The Tasmanian devil faces extinction due to devil facial tumor disease (DFTD), which is transmitted between individuals by bites during fighting. Cancer cells do not usually transmit between individuals. To unveil the molecular underpinnings of DFTD, we designed an approach that combines sensitivity to drugs with an integrated systems-biology characterization. Sensitivity to inhibitors of the ERBB family of receptor tyrosine kinases correlated with their overexpression, suggesting a causative link. Proteomic and DNA methylation analyses revealed tumor-specific signatures linked to oncogenic signaling hubs including evolutionary conserved STAT3. Indeed, ERBB inhibition blocked phosphorylation of STAT3 and arrested cancer cells. Pharmacological blockade of ERBB signaling prevented tumor growth in a xenograft model and resulted in recovery of MHC class I gene expression. This link between the hyperactive ERBB-STAT3 axis and MHC class I mediated tumor immunosurveillance provides mechanistic insights into horizontal transmissibility and led us to the proposition of a dual chemo-immunotherapeutic strategy to save Tasmanian devils from DFTD. While pharmacological treatments come with inherent logistic limitations for wildlife diseases, this rationalized therapeutic strategy – possibly in combination with a vaccine against DFTD and/or immunotherapeutic interventions- offers a much-needed expansion of the so far limited measures to preserve the Tasmanian devil from extinction.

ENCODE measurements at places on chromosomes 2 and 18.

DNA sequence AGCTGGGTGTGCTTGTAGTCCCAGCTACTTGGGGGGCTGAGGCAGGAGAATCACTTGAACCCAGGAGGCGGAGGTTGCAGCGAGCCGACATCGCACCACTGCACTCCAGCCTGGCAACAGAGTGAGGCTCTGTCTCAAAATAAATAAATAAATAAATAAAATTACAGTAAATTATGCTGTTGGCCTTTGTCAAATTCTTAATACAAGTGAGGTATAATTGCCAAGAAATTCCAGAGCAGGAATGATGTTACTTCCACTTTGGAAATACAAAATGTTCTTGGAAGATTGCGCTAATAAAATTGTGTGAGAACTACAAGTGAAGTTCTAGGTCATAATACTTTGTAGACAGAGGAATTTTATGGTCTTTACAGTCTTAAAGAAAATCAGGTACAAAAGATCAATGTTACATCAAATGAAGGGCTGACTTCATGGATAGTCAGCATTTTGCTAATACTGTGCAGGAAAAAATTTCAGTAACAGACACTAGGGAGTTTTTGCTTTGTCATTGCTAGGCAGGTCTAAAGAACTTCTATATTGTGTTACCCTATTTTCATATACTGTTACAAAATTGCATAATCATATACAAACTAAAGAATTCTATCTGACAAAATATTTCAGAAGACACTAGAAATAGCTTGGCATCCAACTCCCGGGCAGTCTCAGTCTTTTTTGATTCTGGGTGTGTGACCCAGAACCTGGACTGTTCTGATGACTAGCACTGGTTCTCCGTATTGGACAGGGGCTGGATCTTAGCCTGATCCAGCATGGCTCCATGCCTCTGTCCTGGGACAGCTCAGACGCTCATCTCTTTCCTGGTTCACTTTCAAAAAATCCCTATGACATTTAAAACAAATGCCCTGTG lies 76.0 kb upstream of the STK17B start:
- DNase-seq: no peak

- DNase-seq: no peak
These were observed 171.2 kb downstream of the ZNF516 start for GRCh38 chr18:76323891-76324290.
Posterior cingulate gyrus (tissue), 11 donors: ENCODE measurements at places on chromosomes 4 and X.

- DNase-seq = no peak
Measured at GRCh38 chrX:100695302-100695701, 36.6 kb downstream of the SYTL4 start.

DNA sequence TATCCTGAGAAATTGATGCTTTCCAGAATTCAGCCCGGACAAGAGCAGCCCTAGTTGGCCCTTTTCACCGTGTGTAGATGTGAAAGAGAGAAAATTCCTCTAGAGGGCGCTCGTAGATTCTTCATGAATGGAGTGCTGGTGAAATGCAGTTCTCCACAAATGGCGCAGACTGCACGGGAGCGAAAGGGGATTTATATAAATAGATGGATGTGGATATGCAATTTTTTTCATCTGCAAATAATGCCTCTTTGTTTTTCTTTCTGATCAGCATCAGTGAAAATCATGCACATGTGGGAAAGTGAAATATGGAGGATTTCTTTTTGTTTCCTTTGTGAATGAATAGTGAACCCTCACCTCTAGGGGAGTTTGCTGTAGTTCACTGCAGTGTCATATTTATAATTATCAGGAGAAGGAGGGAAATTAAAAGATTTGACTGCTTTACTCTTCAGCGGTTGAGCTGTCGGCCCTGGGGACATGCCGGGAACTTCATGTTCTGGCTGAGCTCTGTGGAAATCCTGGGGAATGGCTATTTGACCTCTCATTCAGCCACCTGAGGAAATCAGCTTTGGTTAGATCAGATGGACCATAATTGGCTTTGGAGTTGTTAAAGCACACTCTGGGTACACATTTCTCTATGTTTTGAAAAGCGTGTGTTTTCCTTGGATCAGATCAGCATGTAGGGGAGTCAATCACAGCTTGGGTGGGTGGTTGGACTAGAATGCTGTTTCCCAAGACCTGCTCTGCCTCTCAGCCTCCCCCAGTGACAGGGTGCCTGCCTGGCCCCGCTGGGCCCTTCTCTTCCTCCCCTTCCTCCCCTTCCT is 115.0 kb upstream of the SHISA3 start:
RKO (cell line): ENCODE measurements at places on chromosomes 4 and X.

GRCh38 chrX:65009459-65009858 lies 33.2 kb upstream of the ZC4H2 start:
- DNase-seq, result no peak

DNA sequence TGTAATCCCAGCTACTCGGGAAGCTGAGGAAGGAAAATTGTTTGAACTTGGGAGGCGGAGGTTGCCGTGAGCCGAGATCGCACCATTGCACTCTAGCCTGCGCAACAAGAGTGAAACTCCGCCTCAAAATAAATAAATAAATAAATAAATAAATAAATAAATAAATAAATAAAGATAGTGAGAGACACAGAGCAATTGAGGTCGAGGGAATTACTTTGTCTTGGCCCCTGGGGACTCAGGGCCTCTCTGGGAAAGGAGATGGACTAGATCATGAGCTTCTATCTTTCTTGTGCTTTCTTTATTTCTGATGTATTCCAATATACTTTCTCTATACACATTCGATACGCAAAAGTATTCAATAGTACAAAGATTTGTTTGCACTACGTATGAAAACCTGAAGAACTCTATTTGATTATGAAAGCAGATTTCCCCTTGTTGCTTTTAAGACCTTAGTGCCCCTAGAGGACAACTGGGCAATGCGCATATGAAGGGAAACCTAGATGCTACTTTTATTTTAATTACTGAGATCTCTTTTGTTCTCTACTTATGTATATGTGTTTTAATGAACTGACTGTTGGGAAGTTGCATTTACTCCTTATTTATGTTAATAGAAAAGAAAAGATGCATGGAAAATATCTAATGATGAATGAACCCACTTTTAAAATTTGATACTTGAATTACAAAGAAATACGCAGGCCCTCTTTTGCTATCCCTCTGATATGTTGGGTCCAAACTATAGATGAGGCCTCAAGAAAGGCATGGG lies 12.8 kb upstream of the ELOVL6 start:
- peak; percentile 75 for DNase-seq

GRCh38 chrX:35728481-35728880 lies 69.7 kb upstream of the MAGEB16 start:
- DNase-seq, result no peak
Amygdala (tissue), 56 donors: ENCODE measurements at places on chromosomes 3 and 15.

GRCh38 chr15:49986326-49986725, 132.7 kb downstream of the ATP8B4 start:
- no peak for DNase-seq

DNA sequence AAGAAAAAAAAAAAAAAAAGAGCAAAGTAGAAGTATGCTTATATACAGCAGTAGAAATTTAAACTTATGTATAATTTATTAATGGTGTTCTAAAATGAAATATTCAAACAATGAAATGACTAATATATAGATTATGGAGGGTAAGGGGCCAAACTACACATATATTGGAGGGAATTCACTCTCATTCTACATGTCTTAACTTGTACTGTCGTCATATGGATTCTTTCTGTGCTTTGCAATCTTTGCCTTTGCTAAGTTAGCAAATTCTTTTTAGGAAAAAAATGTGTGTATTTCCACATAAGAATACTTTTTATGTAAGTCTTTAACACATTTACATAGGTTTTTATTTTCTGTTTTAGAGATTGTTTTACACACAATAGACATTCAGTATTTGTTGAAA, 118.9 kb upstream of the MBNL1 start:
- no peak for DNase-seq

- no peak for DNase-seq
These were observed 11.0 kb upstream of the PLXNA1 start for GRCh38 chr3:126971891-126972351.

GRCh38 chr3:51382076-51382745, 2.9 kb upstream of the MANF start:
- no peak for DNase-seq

The manuscript of this landmark study has now become available on Bioarchives.
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